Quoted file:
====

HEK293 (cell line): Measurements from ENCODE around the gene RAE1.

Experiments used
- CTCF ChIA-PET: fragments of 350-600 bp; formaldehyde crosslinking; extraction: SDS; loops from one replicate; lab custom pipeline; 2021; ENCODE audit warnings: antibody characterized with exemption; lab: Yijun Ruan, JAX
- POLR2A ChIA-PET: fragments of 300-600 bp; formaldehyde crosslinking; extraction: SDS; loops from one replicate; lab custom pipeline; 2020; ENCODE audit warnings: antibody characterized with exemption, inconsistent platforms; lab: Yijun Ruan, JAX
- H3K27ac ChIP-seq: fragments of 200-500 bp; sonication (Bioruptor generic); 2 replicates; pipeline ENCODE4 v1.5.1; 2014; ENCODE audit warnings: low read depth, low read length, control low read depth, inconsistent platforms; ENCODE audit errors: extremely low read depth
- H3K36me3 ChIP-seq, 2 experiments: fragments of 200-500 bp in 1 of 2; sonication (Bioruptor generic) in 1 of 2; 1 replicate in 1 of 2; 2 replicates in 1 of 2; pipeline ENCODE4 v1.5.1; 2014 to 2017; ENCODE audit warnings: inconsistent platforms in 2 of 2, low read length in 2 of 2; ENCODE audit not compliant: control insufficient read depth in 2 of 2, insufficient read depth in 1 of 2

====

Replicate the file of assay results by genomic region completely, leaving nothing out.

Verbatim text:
HEK293 (cell line): Measurements from ENCODE around the gene RAE1.

Experiments used
- CTCF ChIA-PET: fragments of 350-600 bp; formaldehyde crosslinking; extraction: SDS; loops from one replicate; lab custom pipeline; 2021; ENCODE audit warnings: antibody characterized with exemption; lab: Yijun Ruan, JAX
- POLR2A ChIA-PET: fragments of 300-600 bp; formaldehyde crosslinking; extraction: SDS; loops from one replicate; lab custom pipeline; 2020; ENCODE audit warnings: antibody characterized with exemption, inconsistent platforms; lab: Yijun Ruan, JAX
- H3K27ac ChIP-seq: fragments of 200-500 bp; sonication (Bioruptor generic); 2 replicates; pipeline ENCODE4 v1.5.1; 2014; ENCODE audit warnings: low read depth, low read length, control low read depth, inconsistent platforms; ENCODE audit errors: extremely low read depth
- H3K36me3 ChIP-seq, 2 experiments: fragments of 200-500 bp in 1 of 2; sonication (Bioruptor generic) in 1 of 2; 1 replicate in 1 of 2; 2 replicates in 1 of 2; pipeline ENCODE4 v1.5.1; 2014 to 2017; ENCODE audit warnings: inconsistent platforms in 2 of 2, low read length in 2 of 2; ENCODE audit not compliant: control insufficient read depth in 2 of 2, insufficient read depth in 1 of 2